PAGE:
Scientists from Nanyang Technological University in Singapore have developed a patch capable of speeding up the wound healing process and miming scarring in patients undergoing surgery or diabetic patients with ulcers.
The gel patch prototype, explained in Scientific Reports, was developed by Andrew Tan and Cleo Choong. Researchers utilized the angiopoietin-like 4 (ANGPTL4) protein, which reduces inflammation in the early phase of wound healing, to accelerate healing and form new blood vessels. In its later phases of healing, the protein also reduces scarring of tissue.
"To reduce scars, all we had to do was to find a 'tuning knob' that controls the amount of collagen produced, instead of turning it off completely which is what typical anti-scarring medicine does, and which could interfere with the healing process," said Tan.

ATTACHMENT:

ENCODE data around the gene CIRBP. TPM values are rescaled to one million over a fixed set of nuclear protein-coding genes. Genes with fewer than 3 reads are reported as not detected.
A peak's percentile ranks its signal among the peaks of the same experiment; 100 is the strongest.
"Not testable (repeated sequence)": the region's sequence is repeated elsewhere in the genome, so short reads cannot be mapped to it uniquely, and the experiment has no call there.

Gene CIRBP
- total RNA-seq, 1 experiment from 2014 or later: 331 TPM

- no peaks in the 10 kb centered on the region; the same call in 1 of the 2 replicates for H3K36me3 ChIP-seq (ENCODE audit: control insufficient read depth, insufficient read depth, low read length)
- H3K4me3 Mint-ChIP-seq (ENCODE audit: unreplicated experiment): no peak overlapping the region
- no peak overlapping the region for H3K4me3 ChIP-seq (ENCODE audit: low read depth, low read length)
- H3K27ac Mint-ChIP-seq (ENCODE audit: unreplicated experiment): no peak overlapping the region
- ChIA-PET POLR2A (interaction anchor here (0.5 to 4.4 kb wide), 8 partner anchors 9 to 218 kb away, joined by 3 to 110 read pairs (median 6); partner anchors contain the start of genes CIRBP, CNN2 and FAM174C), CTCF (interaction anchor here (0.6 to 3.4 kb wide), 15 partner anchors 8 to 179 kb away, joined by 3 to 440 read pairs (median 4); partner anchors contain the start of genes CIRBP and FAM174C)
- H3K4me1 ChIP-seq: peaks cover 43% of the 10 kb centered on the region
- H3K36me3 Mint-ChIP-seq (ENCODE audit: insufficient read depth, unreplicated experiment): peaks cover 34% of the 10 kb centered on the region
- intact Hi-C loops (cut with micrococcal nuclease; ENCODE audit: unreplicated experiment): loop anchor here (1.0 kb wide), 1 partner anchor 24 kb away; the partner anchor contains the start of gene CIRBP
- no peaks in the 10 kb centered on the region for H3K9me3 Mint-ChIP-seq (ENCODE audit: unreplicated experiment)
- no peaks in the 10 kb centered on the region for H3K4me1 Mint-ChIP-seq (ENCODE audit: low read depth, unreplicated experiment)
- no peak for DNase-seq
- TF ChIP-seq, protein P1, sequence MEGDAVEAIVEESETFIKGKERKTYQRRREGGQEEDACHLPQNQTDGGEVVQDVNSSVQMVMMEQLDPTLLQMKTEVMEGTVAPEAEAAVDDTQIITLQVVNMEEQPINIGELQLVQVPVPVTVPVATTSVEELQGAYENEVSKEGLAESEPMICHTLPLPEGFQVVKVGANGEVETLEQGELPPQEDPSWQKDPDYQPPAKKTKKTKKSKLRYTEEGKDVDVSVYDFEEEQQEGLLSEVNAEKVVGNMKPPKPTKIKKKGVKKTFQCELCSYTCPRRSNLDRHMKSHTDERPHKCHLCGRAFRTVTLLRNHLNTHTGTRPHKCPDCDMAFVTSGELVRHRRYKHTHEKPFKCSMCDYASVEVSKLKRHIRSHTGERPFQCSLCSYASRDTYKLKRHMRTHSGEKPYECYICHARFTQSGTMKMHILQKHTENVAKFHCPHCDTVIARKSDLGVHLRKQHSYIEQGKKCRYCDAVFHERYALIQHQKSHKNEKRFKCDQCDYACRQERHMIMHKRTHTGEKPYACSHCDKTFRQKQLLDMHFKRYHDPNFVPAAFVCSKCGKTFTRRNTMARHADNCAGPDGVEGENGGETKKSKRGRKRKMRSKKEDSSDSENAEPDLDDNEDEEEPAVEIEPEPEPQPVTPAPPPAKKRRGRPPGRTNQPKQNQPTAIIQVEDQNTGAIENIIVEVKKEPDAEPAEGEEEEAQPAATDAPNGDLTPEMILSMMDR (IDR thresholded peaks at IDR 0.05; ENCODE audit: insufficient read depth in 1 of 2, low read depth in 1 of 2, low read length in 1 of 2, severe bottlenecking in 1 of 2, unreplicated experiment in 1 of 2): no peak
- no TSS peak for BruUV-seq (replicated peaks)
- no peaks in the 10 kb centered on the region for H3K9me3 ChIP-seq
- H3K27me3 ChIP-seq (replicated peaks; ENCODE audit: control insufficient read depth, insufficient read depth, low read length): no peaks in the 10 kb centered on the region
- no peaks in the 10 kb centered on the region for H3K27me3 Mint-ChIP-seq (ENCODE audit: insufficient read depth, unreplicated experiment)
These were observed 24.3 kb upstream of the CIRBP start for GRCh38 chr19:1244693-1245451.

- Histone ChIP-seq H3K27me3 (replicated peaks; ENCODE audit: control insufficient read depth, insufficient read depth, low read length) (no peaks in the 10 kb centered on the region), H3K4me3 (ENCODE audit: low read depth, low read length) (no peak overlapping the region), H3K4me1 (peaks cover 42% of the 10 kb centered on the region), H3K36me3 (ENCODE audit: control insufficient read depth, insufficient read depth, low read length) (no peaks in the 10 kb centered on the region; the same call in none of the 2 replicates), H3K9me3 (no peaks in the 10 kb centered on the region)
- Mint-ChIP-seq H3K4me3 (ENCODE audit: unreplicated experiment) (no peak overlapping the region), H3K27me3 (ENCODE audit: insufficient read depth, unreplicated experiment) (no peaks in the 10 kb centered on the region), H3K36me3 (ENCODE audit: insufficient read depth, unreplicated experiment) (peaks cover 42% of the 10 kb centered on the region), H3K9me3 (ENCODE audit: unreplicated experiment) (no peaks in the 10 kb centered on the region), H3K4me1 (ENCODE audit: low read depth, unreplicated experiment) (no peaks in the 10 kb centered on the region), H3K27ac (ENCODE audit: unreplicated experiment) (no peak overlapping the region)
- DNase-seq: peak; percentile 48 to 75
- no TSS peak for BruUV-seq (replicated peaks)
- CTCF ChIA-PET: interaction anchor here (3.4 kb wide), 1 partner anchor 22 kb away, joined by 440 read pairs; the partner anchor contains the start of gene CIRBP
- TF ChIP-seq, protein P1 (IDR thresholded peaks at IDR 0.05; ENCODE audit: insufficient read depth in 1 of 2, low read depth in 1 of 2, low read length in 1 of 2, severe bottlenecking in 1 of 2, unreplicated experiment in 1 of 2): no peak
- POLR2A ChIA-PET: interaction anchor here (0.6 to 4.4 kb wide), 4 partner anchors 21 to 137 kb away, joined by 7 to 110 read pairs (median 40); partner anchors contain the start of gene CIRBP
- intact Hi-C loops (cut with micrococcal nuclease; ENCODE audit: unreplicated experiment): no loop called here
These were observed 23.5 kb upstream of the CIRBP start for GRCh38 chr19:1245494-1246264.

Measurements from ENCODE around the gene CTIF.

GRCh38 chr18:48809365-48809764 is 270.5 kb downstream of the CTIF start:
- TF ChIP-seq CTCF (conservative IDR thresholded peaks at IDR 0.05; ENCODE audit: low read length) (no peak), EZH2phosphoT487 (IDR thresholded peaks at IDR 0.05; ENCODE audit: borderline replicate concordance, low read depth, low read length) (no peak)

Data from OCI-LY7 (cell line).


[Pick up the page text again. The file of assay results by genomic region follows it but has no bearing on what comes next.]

The ANGPTL4 enriches patch, when tested on diabetic wounds in mice, was able to speed up the healing process and heal stronger than conventional healing.
"The easy extraction of ANGPTL4 also could mean that in future, a surgeon can use the patient's fat and turn it into a healing agent on the spot, to promote faster recovery of the patient's wounds after an operation," said Choong. "In addition, we have developed ways to package ANGPTL4 into easy-to-use formulations such as gel patches, topical creams and injectable microcapsules. This will make it easy for doctors and even patients to use in future, should the product be made available to the market.”